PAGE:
Terry Teachout's Gallant Gal
Like countless readers, I have long been a Terry Teachout fan. I’ve never met him in person; I know him only through his writing as the Wall Street Journal’s theater critic and Commentary magazine’s critic-at-large. (I have also read parts of his book on H.L. Mencken, one of several biographies he has written.) He is a truly gifted writer; his essays, whatever the subject, are invariably graceful, humane, thoughtful, and informed. I wish I could write so well so consistently.
In the June issue of Commentary, Teachout eulogizes his wife Hilary , who died on March 31 of complications from a double lung transplant. It is a beautiful essay, affecting in its description of the Teachouts’ profound love, suffused with Terry’s gratitude for having awakened to such an intense devotion in middle age “after having been unlucky in love for most of my life,” and filled with admiration for the partner with whom he was so happy, and without whom he now aches, his wounds, as he says, “open, red and raw.”
From the very start, illness cast a shadow over their life together:
When I met Hilary, my wife-to-be, we were of mature age — we both turned 50 three months later — and she was living under sentence of premature death. I found out within days of meeting her that she had only recently been diagnosed with pulmonary hypertension, a rare, slow-developing disease of the lungs and heart, and that she could expect to live for no more than two or three years. This was all the more shocking because I had fallen in love with her at first sight — and she, I later learned, with me as well. As if that weren’t fraught enough, I was myself seriously ill at the time, though I didn’t realize it, having been too willful, as so many men are, to go to a doctor. Yet all that mattered to me was that after having been unlucky in love for most of my life, I had met, purely by chance, a woman with whom I found myself to be suddenly and overwhelmingly in love, but whom I could not hope to have in my life for more than an agonizingly brief time.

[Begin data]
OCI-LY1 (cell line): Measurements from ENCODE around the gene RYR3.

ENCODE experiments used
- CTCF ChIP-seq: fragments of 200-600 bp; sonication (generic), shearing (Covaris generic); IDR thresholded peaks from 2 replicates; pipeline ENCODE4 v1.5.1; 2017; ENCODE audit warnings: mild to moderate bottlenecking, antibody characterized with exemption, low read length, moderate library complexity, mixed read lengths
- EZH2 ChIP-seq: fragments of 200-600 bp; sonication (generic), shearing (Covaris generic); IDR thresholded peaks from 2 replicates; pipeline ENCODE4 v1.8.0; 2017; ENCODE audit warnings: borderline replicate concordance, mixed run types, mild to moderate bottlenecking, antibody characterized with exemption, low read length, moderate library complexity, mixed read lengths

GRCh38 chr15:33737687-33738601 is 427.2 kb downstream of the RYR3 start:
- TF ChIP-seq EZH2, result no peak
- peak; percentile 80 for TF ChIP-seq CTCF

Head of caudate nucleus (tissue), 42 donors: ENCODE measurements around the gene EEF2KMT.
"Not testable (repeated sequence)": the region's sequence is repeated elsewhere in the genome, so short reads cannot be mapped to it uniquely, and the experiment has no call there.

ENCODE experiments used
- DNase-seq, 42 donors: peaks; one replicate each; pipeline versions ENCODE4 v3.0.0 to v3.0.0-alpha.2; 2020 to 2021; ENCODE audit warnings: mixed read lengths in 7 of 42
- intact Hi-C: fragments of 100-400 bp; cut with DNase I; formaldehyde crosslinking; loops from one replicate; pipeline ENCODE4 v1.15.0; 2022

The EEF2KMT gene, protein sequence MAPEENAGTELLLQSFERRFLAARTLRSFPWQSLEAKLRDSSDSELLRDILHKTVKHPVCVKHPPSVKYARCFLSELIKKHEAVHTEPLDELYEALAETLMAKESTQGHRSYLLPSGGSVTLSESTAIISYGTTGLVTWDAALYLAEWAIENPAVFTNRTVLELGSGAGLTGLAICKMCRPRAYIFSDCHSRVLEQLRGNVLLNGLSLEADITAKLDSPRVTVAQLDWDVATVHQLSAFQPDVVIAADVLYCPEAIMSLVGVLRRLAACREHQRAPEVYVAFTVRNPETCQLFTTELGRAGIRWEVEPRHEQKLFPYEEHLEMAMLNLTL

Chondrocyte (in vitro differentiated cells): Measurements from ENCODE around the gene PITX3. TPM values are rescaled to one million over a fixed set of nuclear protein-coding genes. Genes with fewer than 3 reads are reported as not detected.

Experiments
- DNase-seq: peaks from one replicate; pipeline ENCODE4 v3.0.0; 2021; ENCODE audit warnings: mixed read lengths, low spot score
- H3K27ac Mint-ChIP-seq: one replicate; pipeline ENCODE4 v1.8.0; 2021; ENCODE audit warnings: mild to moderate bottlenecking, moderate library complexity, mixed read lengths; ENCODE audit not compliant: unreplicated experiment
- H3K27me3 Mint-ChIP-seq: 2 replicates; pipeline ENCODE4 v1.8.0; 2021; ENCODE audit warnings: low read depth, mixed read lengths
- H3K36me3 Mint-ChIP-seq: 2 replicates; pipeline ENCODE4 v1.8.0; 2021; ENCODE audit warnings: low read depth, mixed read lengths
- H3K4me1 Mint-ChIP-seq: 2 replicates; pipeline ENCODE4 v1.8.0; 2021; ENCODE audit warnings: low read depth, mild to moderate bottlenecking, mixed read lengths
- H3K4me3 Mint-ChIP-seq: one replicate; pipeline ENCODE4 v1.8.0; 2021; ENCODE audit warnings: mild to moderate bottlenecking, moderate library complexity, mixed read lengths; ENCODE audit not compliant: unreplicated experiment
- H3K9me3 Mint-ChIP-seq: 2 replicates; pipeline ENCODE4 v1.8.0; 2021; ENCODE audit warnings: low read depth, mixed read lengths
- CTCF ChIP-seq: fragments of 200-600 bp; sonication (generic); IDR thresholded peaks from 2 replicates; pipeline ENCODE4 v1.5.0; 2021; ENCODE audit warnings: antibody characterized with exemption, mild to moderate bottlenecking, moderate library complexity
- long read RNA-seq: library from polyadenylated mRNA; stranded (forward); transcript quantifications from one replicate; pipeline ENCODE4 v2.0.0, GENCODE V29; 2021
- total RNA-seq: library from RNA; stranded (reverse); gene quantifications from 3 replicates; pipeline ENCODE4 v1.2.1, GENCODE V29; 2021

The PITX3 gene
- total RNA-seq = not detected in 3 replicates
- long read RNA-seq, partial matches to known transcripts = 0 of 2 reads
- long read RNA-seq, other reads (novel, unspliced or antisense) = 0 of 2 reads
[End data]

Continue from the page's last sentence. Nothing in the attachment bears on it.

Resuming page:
I assume there are men who would approach such a dilemma by running the romantic equivalent of a cost-benefit analysis. I am not one of them. I knew at once that if I could get Hilary to go out with me, I would then do everything in my power to persuade her to marry me, no matter how long she had left. That was what happened, albeit after a certain amount of intervening slapstick. My own as-yet-undiscovered illness landed me in the hospital a month after our first meeting and three days before what was to have been our first date. Instead of going to see Waiting for Godot with me — a too-good-to-be-true detail I would never have dared to make up — she visited me in my hospital room, bringing a fat deli sandwich for me to eat in place of the hospital food she loathed. Two nights after that, a nurse came into the room and caught us kissing ardently, unfazed by the oxygen cannula in my nose.
He recovered but her sickness was incurable, and they married knowing that they might have only a very few years together. In the end, they were blessed with 15 years — a short marriage for a happy couple, but enough time for Teachout to figure out what it was about his wife that so captivated and uplifted him.